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Comment: Re:The big question (Score 1) 63

by techno-vampire (#48224351) Attached to: Researcher Finds Tor Exit Node Adding Malware To Downloads
It's very rare, now, that you download binaries and run them on Linux to install something. Most of the time, what you get is an rpm, a deb or whatever the equivalent is for your distro. Adding malware to such a package without making it uninstallable is not as easy as it is with a Windows executable. I won't say it can't be done, because I'm sure that it can, but I will say it's more work especially as the exact technique depends on what type of package you're working with. And, of course, that gets even more tricky if you're using this service to download updates from your distro's repositories, as you not only have to gimmick the files itself, you have to get the GPG signature to match.

Comment: Re:In bankruptcy, information is an asset (Score 1) 164

by Overzeetop (#48221479) Attached to: Ello Formally Promises To Remain Ad-Free, Raises $5.5M

Data is not copyrightable. Your posts extolling the virtues of free living and your treatise on the need for end to end encryption in email would be completely safe from sale, but your height, weight, dog's name, friend list, favorite meal, phone number and the fact that you spoke often of your hemorrhoids is all just data about you which is non-copyrightable.

The ability to even write a licence where you retain your data and still give them permission to transmit it to a third party (the entire reason for a site with more than a single user) without potentially opening them to liability in the case of a disgruntled user would have to be a masterpiece of lawyering.

Comment: Machines cost less (Score 1) 534

The simple fact is that humans are expensive. Even the cheapest human is going to cost you $20-25,000* a year, and you'll need 3-4 humans to provide a single labor slot for full time service in a business which is staffed 5a-9p 7 days a week. Account for downtime, scheduling, and turnover, plus the continuing reduction in cost for complex robotic or electronic replacements, and you'd be a fool to think humans have any chance at competing for these jobs.

This is the 10 hour a week that computers and robots promised us in the 70s. Except that it's not a 10 hour week, but rather a 40 hour week with only one in four people working, because it makes no sense to hire four people part time when you can get one to do the job.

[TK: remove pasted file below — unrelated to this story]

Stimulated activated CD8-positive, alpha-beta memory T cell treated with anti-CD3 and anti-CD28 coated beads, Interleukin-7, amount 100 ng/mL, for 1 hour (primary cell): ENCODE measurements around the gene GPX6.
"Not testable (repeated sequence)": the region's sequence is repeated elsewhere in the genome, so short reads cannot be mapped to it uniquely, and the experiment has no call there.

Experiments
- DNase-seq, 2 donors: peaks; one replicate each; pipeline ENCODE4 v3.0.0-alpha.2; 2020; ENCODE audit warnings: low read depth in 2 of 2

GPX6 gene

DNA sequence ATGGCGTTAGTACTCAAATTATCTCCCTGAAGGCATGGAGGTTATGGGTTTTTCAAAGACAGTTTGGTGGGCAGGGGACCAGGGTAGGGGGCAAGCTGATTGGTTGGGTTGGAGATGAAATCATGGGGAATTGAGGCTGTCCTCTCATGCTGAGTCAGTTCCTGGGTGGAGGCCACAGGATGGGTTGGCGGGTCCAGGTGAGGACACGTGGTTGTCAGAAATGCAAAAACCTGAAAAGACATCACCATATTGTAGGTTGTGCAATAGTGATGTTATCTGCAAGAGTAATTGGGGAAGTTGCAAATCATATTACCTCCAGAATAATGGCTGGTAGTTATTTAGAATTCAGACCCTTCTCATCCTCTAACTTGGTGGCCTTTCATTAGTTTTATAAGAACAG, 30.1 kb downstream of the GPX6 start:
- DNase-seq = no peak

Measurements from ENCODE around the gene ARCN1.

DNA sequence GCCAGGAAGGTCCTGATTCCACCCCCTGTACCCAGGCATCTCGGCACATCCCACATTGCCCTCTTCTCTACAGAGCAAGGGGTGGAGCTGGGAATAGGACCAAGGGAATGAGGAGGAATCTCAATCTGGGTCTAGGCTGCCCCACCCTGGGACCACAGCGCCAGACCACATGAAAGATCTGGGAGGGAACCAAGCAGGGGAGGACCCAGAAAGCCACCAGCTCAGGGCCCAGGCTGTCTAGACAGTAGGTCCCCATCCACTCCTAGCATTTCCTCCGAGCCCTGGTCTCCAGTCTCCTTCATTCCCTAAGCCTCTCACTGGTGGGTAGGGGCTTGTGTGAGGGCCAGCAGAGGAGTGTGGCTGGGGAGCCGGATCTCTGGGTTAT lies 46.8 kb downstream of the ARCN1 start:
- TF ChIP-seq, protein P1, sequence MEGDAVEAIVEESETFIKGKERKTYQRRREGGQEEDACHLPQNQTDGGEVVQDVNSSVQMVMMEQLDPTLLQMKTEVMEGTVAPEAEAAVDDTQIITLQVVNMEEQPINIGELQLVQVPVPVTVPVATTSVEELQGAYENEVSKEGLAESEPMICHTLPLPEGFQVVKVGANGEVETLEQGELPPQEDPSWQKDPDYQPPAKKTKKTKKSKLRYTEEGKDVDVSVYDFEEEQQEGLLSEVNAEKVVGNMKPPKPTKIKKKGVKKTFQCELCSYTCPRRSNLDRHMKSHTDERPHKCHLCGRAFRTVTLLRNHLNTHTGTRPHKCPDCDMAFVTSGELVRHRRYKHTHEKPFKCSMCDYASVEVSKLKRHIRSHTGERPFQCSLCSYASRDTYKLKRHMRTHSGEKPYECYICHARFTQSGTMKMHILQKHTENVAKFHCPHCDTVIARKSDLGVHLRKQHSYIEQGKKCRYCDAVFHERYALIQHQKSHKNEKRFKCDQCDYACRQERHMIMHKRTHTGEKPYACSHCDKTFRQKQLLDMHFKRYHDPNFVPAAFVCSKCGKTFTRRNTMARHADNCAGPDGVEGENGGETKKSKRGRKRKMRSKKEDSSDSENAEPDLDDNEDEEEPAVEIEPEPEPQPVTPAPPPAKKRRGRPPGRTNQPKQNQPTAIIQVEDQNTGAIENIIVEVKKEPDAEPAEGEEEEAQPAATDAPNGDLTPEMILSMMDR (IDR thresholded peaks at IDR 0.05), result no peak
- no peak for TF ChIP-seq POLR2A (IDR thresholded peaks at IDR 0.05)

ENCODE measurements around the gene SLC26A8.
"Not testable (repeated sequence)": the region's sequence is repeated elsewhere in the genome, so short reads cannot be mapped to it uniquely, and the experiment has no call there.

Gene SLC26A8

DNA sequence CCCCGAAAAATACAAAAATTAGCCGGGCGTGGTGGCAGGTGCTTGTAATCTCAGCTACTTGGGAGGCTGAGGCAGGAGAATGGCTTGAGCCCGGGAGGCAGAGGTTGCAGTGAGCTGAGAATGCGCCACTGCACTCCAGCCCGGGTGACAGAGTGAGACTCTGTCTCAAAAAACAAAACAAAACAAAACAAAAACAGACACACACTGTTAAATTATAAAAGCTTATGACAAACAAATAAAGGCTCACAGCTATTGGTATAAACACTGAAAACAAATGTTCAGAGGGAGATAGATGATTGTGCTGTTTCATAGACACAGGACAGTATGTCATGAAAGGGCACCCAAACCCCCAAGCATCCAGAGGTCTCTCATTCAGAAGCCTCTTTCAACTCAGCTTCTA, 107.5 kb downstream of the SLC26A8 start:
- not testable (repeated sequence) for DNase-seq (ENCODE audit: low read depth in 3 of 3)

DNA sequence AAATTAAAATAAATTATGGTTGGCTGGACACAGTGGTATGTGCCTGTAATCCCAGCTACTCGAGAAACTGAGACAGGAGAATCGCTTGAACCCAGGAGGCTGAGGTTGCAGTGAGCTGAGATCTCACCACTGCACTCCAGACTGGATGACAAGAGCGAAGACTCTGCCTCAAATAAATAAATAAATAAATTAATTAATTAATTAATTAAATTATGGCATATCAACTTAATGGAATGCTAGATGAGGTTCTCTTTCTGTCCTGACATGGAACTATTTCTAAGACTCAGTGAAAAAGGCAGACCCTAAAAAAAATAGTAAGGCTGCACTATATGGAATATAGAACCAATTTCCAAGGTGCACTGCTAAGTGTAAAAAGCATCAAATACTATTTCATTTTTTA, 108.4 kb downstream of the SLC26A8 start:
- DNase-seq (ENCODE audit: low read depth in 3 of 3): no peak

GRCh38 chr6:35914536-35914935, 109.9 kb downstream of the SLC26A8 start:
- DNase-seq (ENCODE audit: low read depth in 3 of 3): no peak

Comment: Re:Driving is filled with intractible problems (Score 1) 282

by Overzeetop (#48211265) Attached to: Will the Google Car Turn Out To Be the Apple Newton of Automobiles?

“As it turns out, what looks chaotic and random on a city street to the human eye is actually fairly predictable to a computer. As we’ve encountered thousands of different situations, we’ve built software models of what to expect, from the likely (a car stopping at a red light) to the unlikely (blowing through it).

“We still have lots of problems to solve, including teaching the car to drive more streets in Mountain View before we tackle another town, but thousands of situations on city streets that would have stumped us two years ago can now be navigated autonomously,” Urmson writes. (Chris Urmson is head of the self-driving car project at Google)

Smarter people than you have been working on these problems for years already and have made significant progress. Other locations also have research going on. Virginia Tech, for example has a self-driving/autonomous vehicle program that is also working on navigation of complex environments. Hazard collision detection and autonomous steering and pacing is already in production vehicles (and has been for a couple of years).

The good thing about computers is that they can be programmed to fail gracefully, stopping when conditions do not meet the requirements for safe continuation. Unlike humans, who can't figure out when they're too drunk, tired, old, or distracted to drive safely. Everything will come in steps - collision avoidance assistance, then highway autonomy, then known-city autonomy, then full autonomy with driver, and finally full autonomy without driver (passengers w/o driving skills). You won't get that last phase in the next couple of years, but I anticipate it will happen before I'm too old to safely navigate the roads.

Comment: Actually, yes. (Score 1) 159

by Overzeetop (#48211183) Attached to: U.K. Supermarkets Beta Test Full-Body 3D Scanners For Selfie Figurines

You must be a dude. Women's clothes are generally not labeled by measurements but by a non-dimensional number which means almost nothing from brand to brand, and even from year to year. To wit:a young women's clothing store near me recently changed all their sizes. Everything changed by one value (what used to be and 8 is now labeled as a 6). They even had convenient "conversion" charts in the store listing the "old" size, and then a column with the "new" size, exactly one size smaller.

Men's clothes are less variable, especially with pants (though different styles do vary by 2-4 inches in actual measurement/fit). However; shirts are notoriously inaccurate, and a full size difference (M-L or L-XL) is common between manufacturers.

For online shopping, if the vendors could accurately identify the fit (doubtful), it would make for a lot less guesswork.

Recursion is the root of computation since it trades description for time.

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